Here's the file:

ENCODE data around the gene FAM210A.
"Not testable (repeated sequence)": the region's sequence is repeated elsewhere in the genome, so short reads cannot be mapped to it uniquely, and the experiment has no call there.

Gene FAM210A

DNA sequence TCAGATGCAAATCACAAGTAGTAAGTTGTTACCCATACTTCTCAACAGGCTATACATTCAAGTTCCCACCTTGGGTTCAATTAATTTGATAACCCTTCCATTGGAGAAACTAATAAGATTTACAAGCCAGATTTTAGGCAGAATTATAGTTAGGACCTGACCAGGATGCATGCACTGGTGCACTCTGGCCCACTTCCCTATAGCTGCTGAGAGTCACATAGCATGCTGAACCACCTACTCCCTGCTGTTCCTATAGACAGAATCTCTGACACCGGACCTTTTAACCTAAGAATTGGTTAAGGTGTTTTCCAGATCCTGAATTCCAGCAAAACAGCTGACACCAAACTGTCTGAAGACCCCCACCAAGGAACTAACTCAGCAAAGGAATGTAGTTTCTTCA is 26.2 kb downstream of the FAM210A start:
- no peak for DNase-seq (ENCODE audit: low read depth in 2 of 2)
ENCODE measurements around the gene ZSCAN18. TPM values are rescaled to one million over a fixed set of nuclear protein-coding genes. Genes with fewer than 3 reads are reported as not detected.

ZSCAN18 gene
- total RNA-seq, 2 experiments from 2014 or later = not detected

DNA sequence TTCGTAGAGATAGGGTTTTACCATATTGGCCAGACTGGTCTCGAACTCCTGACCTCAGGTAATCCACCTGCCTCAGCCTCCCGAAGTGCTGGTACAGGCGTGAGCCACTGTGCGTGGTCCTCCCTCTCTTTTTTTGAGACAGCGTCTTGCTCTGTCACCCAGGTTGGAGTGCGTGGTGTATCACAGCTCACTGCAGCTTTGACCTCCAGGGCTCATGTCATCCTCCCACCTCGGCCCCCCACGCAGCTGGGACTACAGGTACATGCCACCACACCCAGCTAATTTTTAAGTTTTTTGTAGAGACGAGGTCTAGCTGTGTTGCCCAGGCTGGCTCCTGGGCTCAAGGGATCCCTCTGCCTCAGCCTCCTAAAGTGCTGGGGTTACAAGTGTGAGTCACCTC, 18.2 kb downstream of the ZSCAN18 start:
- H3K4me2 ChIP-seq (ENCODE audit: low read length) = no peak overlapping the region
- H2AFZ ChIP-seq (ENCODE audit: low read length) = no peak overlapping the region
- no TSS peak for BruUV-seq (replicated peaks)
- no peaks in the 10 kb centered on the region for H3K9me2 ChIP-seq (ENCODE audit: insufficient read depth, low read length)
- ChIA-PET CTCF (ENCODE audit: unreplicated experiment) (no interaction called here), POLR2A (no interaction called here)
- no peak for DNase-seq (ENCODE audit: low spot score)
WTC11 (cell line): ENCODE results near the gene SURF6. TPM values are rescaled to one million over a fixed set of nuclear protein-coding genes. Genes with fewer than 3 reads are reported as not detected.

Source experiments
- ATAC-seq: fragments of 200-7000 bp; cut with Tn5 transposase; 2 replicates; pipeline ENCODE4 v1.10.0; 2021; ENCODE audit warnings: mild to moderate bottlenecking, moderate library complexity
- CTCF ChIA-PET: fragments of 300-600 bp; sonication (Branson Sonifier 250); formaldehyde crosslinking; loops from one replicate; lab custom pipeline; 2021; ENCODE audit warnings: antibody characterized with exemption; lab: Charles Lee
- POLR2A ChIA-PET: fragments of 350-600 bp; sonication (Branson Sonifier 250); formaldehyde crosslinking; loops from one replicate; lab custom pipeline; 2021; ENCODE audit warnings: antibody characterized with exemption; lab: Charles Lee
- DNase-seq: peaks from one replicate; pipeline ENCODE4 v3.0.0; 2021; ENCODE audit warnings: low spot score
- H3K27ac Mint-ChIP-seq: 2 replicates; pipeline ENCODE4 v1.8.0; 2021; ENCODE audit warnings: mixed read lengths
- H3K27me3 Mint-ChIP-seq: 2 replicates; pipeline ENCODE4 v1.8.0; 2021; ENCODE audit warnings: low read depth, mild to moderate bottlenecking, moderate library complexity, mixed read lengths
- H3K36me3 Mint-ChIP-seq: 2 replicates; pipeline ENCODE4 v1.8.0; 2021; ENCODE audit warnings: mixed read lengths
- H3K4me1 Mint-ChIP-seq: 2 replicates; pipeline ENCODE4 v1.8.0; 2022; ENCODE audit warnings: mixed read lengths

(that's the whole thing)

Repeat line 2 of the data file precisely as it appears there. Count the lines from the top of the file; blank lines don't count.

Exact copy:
"Not testable (repeated sequence)": the region's sequence is repeated elsewhere in the genome, so short reads cannot be mapped to it uniquely, and the experiment has no call there.